Saturday, 12 May 2012

A Brief History of Rhyme: The Place of Space in Popular Music

"I think a future flight should include a poet, a priest and a philosopher . . . we might get a much better idea of what we saw." - Michael Collins, Astronaut, Apollo 11  

From our earliest beginnings, Space has been a constant and incalculable influence on the development of humankind. Its vast unreachable beauty has seduced philosophers and theologians to establish the fundamental belief systems of our world. The challenge of cosmic unknowability has inspired scientists to achieve technological developments of great audacity and hubris. It has also had big impact on popular music of the last fifty years.

The original Satellite of Love:
The Tornados Telstar (1962)
The birth of rock and roll coincided with our first faltering steps into Space and so it is little surprise that the airwaves of the late fifties were cluttered with cosmic boogie. The post-war baby boomers of the fifties embraced the modern and looked to the future, keen to hip-shake away the austerity of the past. In 1957, as Sputnik became the first artificial satellite to orbit the Earth, the airwaves below were cluttered with such songs as Skip Stanley’s Satellite Baby, Jackie Lowell’s Rocket Trip or Sonny Sheather’s Orbit With Me. One of the biggest hits of this era was Telstar by The Tornados, an instrumental that reached the US Number One spot in 1962 and was rather unromantically named after one of the first communication satellites.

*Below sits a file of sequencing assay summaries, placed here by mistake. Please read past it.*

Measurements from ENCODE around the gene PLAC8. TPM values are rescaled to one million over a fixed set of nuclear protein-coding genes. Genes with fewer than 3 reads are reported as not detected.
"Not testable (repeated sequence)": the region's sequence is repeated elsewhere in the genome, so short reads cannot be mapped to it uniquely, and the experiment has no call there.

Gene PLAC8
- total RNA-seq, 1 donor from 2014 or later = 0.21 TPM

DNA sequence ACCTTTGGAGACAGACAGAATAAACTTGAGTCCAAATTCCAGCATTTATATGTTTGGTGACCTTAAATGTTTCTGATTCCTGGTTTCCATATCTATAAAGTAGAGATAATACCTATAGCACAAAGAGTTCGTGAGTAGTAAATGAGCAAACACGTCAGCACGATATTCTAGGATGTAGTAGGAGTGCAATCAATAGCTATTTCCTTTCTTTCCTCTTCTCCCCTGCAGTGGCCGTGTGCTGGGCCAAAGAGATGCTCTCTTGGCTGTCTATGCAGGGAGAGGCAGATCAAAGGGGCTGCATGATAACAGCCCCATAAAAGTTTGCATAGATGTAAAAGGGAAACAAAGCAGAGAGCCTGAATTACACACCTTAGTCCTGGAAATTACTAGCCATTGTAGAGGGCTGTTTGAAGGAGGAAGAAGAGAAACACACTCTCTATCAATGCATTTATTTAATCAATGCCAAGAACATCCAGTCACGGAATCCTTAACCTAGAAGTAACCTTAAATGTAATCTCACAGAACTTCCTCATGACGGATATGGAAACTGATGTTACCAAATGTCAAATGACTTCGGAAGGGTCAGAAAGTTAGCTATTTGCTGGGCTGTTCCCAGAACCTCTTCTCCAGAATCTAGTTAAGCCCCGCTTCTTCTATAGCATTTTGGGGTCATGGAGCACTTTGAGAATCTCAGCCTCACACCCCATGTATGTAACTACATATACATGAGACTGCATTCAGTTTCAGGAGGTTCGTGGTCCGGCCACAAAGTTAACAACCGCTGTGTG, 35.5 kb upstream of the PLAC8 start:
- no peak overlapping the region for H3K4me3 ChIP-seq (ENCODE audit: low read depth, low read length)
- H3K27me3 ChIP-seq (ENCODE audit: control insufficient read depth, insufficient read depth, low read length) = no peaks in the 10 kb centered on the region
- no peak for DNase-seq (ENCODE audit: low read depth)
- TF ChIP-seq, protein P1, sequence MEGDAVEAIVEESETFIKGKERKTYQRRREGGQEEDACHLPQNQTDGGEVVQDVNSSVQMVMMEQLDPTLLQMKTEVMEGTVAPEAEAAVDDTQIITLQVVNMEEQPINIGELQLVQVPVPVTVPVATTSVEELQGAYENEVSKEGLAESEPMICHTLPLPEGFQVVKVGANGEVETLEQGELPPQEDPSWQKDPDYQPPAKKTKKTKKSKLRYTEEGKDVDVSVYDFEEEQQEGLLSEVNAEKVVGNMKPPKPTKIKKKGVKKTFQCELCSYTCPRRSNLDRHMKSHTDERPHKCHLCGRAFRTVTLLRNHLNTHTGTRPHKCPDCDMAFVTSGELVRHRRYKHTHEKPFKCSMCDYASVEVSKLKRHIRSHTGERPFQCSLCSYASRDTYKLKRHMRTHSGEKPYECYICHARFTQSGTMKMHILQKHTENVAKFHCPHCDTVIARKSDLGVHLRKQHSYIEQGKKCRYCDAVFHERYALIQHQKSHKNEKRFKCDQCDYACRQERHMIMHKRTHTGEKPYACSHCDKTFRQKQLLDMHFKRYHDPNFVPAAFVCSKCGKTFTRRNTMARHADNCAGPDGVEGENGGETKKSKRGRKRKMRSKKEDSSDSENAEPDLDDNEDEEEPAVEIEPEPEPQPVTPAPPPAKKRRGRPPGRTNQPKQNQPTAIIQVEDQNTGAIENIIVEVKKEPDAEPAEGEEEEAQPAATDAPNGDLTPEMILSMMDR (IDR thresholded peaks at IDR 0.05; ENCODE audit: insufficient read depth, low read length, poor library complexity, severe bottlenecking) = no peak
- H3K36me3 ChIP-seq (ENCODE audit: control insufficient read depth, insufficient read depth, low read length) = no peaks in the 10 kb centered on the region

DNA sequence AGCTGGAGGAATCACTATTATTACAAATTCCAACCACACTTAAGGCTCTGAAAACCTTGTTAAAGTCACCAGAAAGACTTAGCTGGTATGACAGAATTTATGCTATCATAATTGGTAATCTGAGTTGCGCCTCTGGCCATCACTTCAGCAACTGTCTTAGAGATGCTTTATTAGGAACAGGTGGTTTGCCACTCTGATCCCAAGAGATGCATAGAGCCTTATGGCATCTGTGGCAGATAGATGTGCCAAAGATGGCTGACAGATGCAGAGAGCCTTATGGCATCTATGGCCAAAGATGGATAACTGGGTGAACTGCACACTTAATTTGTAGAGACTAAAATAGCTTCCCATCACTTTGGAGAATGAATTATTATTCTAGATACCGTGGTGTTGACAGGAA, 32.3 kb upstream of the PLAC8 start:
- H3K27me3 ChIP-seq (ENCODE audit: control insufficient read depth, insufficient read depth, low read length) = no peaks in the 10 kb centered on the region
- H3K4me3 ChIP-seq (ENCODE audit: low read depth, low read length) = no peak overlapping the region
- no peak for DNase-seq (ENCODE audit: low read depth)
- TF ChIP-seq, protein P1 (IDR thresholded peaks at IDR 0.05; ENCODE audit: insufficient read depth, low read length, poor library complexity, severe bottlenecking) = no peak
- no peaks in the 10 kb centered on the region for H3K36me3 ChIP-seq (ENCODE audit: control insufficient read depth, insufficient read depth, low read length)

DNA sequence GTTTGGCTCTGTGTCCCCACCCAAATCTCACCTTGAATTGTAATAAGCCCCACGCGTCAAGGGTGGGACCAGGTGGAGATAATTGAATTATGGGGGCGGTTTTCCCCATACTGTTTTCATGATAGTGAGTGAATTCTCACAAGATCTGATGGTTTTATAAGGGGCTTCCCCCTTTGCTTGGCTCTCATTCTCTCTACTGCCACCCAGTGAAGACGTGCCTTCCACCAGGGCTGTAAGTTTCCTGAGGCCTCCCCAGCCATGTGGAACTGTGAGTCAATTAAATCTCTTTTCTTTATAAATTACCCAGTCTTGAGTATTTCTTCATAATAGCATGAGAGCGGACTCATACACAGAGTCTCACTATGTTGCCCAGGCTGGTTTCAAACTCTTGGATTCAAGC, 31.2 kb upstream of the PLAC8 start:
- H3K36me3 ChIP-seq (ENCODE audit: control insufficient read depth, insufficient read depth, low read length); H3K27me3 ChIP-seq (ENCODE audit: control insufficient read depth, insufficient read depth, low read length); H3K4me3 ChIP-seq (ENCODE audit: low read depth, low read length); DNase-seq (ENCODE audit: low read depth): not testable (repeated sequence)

Space travel represented an aspiration for a better world and the Space Race imagery of this new technology would come to define a generation. Between 1961 - when cosmonaut Yuri Gagarin undertook the first human spaceflight – and 1969 - when Neil Armstrong became the first man on the moon - Space exploration would remain a pop music preoccupation. However, for the hippy generation unlike the unreconstructed rock and rollers before them, it was no longer the technology of the establishment that seduced them.  

We can see this conceptual shift in the cheery country rock of The Byrd’s Mr Spaceman (1966).  Here, frontman Roger McGuinn asks not that humankind reaches out to conquer Space, but instead begs that some alien being comes to invite us to the stars and release us from the boredom of our little world. Presumably, McGuinn immediately regretted this plea to “take them away” as his band members would thereafter be abducted by west coast supergroups on a frustratingly regular basis.  

It’s no coincidence that a cosmic theme would dominate an era of astral projection and chemical experimentation. For a youth who longed to be free from the ridged conventions of oppressive conservative society, Space was the ultimate trip, man. It was a place to find freedom and transcendence.  

Pink Floyd's Dark Side of The Moon (1973):
the soundtrack to countless teenage
stoner daydreams.
The Grateful Dead’s epic Dark Star (1968) was literally a psychedelic space capsule designed to carry the listeners out to the farthest reaches of cosmic consciousness, without the necessity of multimillion dollar technology, whilst Deep Purple took us on an altogether more raucous and booze fuelled musical tour of the solar system in Space Trucking (1971). Pink Floyd’s Interstellar Overdrive (1966) - complete with a musical nod to the Ron Grainer’s Doctor Who theme – would be a practice launch for their later progressive rock journey to The Dark Side of The Moon (1973).